0 Items | £0.00

VIEW BASKET

Hidden links in Eden of the East

Tuesday 15th November 2011

Andrew Osmond searches for hidden links in Eden of the East

Eden of the East Paradise Lost

Production IG’s political-romantic-comedy-thriller-borderline-SF saga Eden of the East concludes – perhaps! – on November 21st with the film Paradise Lost. Continuing the story from the King of Eden film and the preceding 12-part TV series, it sees protagonists Akira and Saki return to Tokyo for the last acts in the game to “save” Japan. There are bonus prizes on offer, like Akira’s backstory, and perhaps even the unmasking of the game’s enigmatic sponsor. In keeping with Eden’s copious cinephile references, here’s a clue for you; think Martin Scorsese.

If you’re chewing over the plot, bear in mind that one of the deep conflicts in modern Japan – perhaps even more so than in other countries – is between the old and the young, especially in the workplace. Japanese society had a terrible shake this March, but many of the country’s youth still perceive Japan Inc. as run by entrenched old men – the “gerontocracy” denounced at the end of the TV series. But Paradise Lost is complex enough to contain multitudes; stay around for a vital last scene after the credits, which up-ends what’s gone before.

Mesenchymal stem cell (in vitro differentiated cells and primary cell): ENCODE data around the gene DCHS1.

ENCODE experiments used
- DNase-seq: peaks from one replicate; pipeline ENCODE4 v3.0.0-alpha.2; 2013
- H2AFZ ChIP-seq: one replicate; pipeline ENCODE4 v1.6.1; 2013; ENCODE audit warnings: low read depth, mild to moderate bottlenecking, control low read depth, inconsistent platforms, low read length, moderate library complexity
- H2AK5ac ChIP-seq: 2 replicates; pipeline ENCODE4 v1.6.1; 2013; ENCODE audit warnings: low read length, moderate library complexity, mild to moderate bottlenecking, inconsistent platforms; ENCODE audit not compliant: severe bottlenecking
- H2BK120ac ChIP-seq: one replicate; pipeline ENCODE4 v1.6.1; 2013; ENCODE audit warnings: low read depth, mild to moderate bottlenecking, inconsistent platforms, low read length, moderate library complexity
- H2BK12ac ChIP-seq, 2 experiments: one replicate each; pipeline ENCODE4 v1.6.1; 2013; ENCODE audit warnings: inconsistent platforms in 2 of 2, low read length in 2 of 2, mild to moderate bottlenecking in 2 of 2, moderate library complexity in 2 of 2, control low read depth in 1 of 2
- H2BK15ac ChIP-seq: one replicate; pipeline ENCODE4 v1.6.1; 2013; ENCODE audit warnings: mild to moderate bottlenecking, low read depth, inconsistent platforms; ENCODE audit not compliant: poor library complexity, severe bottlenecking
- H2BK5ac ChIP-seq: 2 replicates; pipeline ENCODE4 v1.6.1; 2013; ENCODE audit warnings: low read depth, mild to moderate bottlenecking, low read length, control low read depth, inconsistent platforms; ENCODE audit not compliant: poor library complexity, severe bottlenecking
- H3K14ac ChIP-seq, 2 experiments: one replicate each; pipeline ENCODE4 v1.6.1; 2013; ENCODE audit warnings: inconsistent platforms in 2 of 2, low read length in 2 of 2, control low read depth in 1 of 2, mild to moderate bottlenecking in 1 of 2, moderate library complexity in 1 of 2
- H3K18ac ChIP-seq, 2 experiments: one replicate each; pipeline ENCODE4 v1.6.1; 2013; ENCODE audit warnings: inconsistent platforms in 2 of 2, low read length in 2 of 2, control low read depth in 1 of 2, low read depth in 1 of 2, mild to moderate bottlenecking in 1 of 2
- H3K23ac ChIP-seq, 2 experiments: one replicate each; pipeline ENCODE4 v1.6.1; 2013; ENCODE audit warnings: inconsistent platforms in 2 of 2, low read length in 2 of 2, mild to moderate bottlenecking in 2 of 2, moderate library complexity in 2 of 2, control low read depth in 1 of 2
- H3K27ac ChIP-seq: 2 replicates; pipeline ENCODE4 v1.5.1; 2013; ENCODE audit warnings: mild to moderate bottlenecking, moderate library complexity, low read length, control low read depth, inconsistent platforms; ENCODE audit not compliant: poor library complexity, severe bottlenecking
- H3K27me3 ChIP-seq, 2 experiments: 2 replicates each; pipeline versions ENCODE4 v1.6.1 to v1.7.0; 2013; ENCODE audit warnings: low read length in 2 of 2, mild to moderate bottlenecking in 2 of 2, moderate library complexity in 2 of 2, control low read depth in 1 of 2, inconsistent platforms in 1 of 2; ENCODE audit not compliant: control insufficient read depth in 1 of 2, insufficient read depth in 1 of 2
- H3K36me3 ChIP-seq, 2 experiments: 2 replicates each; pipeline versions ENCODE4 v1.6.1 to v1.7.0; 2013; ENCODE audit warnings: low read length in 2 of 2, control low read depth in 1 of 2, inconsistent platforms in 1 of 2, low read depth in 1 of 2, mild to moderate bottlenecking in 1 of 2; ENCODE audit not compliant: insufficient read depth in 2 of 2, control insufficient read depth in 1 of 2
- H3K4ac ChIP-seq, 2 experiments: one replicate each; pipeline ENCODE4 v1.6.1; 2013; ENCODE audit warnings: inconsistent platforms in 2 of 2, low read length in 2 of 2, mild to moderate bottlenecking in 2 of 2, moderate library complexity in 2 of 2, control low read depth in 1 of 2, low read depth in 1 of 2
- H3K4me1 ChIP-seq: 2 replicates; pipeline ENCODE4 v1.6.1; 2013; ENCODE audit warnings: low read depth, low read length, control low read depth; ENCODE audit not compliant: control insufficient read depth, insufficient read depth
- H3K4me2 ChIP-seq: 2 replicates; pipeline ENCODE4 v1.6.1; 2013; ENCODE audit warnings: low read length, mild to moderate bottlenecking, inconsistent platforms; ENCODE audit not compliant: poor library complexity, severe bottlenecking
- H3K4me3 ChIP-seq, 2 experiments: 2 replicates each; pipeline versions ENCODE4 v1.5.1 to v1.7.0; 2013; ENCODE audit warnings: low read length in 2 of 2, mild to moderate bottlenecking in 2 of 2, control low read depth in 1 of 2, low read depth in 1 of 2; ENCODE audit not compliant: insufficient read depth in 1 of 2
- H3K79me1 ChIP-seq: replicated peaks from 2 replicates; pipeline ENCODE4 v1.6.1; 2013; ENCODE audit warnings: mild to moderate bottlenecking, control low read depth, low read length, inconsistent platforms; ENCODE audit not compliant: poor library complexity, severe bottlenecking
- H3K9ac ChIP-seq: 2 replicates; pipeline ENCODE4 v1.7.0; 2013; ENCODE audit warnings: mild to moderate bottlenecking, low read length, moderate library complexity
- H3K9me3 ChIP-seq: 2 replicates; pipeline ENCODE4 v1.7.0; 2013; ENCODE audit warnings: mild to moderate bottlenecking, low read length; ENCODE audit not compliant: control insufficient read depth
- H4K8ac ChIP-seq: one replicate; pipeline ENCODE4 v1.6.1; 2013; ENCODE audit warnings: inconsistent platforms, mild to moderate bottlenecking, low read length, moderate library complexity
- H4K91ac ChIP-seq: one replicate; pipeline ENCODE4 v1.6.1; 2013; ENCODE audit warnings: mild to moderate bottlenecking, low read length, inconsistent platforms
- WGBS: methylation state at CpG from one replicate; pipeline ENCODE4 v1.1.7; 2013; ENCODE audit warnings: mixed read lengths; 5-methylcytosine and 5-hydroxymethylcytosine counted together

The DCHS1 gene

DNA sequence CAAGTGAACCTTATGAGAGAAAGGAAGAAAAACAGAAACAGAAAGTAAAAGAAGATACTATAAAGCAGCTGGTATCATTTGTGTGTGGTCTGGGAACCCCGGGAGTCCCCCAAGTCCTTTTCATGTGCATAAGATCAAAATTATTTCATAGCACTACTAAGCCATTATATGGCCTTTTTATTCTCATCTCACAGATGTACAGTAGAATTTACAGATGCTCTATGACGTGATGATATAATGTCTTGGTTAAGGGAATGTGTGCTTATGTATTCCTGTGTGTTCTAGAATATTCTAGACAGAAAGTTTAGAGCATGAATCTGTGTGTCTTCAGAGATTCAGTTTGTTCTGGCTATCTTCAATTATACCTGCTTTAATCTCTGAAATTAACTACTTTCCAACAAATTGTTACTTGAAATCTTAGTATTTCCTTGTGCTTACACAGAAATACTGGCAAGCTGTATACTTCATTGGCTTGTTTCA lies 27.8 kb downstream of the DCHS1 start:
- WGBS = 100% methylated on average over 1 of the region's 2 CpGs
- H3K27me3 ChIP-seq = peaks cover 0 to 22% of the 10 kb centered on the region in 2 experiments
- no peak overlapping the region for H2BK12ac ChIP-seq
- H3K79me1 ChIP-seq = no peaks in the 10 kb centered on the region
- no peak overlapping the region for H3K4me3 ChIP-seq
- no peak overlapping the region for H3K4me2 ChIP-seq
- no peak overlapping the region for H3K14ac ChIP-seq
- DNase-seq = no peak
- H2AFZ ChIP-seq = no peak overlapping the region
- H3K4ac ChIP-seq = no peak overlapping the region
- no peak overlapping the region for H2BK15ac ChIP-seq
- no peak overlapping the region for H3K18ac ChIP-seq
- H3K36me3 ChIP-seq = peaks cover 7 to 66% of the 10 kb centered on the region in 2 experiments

Some viewers may complain that a few big questions remain unanswered, especially about Akira’s tendency to flush his own memories as casually as a Star Wars droid; though it’s arguable that his reasons are implicit in Eden’s central theme of a pure-hearted hero playing humanity’s most corrupt power games. But there’s another question left hanging at the film’s end, one that was set up at the very start of the story.

Ghost in the Shell - Stand Alone ComplexIn the second TV episode, there was a passing reference to a plane crash in which a 6-year old boy and girl were the sole survivors. Now, bear in mind that Eden of the East is the creation of Kenji Kamiyama, who also directed Ghost in the Shell Stand Alone Complexand that in the second series of SAC, we learned that Motoko Kusanagi survived a plane crash as a child, together with a little boy. Is this just a tease, or an indication that the changing Japan of Eden is actually the same world as Stand Alone Complex, only a few decades earlier? If you’re not sold, then consider Eden’s dulcet-toned A.I. “Juiz,” voiced by the same actress as the ever-evolving Tachikoma robots in SAC…

Interviewed last year, Kamiyama seemed slightly cagey about whether Eden had finally ended, though he said that Paradise Lost concluded the “save Japan” game. The mind boggles at the prospect of a series bridging Eden and SAC, though any such venture would presumably need the blessing of Masumune Shirow, creator of the original Ghost in the Shell. Then again, Shirow seems happy to see very different interpretations of his world running in parallel, from the Salinger-inflected themes of Stand Alone Complex, to the art-house musings on dogs and dolls in the Innocence movie.